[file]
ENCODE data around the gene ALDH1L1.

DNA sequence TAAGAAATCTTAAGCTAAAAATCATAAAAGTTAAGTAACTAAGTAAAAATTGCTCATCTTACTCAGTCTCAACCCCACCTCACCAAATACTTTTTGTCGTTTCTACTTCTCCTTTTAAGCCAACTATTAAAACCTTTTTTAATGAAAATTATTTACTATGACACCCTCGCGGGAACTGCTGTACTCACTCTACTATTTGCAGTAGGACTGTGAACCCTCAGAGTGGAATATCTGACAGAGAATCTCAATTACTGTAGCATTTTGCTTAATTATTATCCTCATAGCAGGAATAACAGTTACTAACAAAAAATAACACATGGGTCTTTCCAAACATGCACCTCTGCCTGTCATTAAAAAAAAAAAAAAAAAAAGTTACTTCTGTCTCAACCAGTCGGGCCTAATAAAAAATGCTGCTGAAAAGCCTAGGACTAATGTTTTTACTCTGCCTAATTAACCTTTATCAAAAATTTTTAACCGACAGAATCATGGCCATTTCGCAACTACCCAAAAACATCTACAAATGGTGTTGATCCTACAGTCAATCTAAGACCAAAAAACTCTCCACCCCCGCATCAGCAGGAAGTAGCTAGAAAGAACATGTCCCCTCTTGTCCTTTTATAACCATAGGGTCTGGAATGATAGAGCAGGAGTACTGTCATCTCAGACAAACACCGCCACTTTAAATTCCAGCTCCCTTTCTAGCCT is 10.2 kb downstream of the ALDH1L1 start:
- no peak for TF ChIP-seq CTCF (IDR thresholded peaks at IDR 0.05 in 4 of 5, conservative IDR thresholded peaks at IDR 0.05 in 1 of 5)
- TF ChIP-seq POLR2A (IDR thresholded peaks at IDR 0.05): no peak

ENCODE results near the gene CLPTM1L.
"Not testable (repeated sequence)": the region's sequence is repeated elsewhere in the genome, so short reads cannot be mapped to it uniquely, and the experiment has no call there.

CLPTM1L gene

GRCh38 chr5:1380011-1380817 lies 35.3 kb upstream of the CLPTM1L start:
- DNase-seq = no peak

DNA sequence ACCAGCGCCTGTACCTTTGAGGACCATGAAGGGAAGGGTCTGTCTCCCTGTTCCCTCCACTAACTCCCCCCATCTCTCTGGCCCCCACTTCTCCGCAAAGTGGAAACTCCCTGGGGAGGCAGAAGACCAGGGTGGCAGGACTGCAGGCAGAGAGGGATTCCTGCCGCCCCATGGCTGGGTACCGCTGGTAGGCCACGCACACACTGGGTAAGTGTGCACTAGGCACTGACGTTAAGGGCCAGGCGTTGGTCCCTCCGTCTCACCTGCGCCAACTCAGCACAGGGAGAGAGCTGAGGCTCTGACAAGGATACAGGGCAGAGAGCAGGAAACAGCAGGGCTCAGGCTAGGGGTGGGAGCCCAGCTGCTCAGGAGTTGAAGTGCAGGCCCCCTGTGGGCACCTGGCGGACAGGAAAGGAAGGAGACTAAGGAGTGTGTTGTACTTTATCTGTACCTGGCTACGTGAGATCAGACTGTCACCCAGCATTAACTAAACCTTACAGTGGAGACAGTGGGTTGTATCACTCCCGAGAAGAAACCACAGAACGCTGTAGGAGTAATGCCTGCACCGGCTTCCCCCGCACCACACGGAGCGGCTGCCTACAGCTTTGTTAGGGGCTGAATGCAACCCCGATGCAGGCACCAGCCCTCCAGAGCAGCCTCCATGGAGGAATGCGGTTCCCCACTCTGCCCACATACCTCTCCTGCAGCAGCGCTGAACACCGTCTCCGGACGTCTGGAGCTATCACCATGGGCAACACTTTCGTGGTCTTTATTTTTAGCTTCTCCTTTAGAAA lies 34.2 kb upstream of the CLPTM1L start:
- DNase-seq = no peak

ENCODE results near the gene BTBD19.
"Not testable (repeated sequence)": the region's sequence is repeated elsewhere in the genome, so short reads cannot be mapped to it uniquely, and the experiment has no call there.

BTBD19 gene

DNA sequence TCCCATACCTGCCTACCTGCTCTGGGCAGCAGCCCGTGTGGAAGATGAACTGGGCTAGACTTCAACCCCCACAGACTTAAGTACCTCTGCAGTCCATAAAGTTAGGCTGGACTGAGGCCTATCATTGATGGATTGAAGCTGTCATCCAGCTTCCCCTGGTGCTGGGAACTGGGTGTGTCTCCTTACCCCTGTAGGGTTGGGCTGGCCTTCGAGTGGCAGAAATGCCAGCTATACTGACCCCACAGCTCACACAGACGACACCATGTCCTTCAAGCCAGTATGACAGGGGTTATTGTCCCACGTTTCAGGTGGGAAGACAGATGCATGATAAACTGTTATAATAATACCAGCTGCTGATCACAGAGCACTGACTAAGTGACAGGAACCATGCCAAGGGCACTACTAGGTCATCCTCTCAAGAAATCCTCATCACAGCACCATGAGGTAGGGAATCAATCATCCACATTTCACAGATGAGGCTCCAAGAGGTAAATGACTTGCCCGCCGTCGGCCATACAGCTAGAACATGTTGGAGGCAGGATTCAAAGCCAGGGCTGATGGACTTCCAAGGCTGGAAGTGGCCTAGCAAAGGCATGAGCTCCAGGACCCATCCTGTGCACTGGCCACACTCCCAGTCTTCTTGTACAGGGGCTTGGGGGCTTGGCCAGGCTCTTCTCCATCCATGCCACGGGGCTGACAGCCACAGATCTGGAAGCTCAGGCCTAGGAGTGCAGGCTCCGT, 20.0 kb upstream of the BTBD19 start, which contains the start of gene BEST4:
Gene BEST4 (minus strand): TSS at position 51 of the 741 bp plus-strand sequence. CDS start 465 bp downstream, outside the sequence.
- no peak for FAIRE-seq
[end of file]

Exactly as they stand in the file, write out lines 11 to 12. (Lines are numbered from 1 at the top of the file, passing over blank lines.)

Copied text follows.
- DNase-seq = no peak

ENCODE results near the gene BTBD19.